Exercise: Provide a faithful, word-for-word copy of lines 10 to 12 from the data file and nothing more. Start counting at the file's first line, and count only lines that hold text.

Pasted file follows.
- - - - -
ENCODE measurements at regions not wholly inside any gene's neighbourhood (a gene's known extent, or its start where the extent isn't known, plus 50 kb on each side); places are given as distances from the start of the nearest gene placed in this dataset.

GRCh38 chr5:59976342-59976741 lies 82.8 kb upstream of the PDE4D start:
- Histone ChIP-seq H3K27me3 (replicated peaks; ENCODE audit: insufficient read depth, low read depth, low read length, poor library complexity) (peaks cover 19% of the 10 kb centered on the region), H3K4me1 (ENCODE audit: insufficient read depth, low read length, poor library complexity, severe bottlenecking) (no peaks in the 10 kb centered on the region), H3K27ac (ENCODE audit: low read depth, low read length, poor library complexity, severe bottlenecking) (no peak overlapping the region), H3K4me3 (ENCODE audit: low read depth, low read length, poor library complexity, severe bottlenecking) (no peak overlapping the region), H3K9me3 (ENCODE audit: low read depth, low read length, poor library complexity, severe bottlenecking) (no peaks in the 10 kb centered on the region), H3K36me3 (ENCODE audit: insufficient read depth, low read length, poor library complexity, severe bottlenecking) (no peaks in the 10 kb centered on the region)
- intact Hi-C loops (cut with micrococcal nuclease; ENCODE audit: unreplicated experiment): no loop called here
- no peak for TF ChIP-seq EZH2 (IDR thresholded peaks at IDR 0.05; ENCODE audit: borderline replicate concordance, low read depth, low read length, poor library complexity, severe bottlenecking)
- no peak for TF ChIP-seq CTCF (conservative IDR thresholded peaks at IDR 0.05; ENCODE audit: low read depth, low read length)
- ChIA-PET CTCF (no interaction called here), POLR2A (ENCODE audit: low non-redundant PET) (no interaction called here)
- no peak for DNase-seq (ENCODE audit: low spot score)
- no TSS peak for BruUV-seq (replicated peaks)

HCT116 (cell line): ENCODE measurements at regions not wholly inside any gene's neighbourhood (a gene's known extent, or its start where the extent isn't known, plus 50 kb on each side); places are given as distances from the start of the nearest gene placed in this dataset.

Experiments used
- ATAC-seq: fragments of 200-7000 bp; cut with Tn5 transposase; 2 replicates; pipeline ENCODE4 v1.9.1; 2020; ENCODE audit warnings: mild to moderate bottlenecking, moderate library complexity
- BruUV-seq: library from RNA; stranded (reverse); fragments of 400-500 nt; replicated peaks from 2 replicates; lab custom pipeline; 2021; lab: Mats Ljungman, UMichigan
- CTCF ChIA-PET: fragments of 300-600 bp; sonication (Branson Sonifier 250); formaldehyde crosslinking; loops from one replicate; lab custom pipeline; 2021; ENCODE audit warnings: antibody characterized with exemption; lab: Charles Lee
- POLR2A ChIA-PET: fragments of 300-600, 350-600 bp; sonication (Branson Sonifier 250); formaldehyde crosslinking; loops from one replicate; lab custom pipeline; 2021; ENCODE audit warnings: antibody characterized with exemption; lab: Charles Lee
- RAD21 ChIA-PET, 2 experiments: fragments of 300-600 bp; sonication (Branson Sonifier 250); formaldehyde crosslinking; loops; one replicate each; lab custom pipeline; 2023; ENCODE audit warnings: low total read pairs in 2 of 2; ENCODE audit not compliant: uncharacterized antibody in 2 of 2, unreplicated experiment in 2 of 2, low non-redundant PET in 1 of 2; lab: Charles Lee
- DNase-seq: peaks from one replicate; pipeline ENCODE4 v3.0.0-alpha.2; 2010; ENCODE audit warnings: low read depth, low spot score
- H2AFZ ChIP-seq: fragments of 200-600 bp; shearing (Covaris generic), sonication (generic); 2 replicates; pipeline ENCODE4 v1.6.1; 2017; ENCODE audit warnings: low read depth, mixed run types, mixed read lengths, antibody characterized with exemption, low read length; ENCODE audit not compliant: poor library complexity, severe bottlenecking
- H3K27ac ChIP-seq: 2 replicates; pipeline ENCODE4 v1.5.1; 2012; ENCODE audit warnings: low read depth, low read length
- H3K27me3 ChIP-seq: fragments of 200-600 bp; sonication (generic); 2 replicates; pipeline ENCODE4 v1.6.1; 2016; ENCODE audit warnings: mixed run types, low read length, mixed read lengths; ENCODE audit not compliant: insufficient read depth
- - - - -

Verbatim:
HCT116 (cell line): ENCODE measurements at regions not wholly inside any gene's neighbourhood (a gene's known extent, or its start where the extent isn't known, plus 50 kb on each side); places are given as distances from the start of the nearest gene placed in this dataset.

Experiments used
- ATAC-seq: fragments of 200-7000 bp; cut with Tn5 transposase; 2 replicates; pipeline ENCODE4 v1.9.1; 2020; ENCODE audit warnings: mild to moderate bottlenecking, moderate library complexity